I love this place already
|Travel From||–||Mengla, China|
|Ending Location||–||Oudomxay, Laos|
|Miles Driven Today||–||88 Miles|
|Total Trip Mileage||–||13185 Miles|
|Countries visited Today||–||Laos|
|Countries visited on trip||US, Canada, UK, The Netherlands, Germany, Austria, Czech Republic, Slovakia, Italy, Switzerland, Belgium, Luxembourg, Finland, Estonia, Russia, Kazakhstan, Kyrgyzstan, China, Laos|
Today’s ride includes an important border crossing, but today’s mileage will be minimal, perhaps only about 90 miles of travel in total. Considering the pace of travel in China, I am looking forward to spending a few days which will be much more relaxed. We’ll spend our days transitioning into this, a more open society.
Here we were, sitting on our bikes at 8:00; all ready to go. I sat on my bike and watched as several of the bikes began leaving the parking lot; But as I pressed the start button, attempting to start my bike, I found that the engine would not turn over, and the bike would not start. Looking at the dashboard, I noticed that it showed a “Low Battery” indicator for the battery which is in the Key Fob. I quickly called for help, and was able to get the team to stop in their tracks. We regrouped, I changed the battery, and hoped for the best.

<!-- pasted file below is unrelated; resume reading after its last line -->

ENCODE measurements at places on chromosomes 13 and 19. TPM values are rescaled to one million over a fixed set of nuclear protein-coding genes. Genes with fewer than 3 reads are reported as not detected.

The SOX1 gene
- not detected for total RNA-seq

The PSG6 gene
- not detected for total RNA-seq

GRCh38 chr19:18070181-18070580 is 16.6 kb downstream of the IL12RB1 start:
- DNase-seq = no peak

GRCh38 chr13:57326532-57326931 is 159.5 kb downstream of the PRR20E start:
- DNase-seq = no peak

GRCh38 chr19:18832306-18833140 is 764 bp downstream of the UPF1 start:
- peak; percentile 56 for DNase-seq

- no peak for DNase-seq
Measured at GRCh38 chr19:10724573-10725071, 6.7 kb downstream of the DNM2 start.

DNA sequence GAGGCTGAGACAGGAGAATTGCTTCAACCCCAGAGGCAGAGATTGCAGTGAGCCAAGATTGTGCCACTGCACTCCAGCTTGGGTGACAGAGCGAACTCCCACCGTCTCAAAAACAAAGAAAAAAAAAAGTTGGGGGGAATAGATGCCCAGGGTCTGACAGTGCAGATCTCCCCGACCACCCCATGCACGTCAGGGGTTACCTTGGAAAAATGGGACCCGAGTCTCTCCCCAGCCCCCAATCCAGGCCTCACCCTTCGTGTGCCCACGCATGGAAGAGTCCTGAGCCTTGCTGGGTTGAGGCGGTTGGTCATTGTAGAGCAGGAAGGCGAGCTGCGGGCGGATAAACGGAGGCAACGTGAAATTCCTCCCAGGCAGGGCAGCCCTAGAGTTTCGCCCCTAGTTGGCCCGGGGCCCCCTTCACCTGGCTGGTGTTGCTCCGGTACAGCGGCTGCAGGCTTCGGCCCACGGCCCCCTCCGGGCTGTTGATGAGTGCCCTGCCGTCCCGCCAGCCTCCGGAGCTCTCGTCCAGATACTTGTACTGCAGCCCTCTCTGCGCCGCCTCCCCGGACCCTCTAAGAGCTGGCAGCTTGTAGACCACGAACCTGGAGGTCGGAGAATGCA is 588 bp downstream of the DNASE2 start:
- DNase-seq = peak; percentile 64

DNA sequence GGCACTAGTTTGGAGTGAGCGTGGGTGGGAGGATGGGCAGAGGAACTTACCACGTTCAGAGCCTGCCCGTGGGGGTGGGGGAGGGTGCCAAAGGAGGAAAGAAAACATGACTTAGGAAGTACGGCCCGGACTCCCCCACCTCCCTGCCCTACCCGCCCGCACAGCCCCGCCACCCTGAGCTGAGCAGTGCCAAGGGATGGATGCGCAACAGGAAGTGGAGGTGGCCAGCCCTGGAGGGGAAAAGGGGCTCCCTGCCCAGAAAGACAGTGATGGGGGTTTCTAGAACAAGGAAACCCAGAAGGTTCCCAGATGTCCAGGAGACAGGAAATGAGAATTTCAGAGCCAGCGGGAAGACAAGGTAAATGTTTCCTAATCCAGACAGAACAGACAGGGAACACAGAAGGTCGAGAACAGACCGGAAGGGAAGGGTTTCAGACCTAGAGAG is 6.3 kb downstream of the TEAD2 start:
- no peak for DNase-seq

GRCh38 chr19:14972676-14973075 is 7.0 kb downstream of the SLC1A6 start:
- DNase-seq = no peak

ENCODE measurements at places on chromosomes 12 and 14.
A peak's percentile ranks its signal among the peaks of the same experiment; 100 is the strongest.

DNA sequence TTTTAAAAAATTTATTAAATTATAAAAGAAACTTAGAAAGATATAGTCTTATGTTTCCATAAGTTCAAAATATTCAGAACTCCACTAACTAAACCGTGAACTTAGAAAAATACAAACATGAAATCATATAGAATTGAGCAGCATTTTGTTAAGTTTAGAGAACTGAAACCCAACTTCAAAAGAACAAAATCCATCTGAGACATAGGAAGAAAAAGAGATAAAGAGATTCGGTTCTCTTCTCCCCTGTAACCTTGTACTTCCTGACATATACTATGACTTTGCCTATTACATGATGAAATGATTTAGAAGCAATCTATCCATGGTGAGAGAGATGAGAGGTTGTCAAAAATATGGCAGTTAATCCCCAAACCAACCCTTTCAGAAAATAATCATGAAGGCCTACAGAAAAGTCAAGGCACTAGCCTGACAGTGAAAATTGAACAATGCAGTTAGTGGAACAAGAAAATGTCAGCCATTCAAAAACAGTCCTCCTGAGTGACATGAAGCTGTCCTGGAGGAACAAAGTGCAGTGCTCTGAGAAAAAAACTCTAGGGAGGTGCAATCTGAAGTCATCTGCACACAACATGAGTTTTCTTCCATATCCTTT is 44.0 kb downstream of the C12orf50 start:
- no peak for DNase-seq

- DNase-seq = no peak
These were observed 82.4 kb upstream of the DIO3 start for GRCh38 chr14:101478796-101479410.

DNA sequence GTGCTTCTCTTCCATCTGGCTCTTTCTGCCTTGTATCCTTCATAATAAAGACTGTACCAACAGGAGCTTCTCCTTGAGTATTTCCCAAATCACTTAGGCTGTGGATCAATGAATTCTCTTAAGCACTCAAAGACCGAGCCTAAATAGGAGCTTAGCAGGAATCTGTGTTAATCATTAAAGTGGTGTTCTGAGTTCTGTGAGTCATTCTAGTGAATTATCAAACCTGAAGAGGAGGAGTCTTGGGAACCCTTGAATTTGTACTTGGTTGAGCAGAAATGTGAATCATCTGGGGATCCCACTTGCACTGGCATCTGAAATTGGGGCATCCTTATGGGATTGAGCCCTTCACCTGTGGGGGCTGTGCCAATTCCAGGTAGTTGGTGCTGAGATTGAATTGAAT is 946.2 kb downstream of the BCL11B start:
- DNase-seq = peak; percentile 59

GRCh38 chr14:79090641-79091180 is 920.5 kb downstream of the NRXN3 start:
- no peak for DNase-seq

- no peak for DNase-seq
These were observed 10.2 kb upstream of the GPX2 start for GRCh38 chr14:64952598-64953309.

Unfortunately, the new battery did not resolve the problem, so I had to resort to using the emergency starting procedure. This crazy method of starting the bike when your key battery is drained is a tried and true method, but it looks pretty odd to be doing this, for such a sophisiticated bike.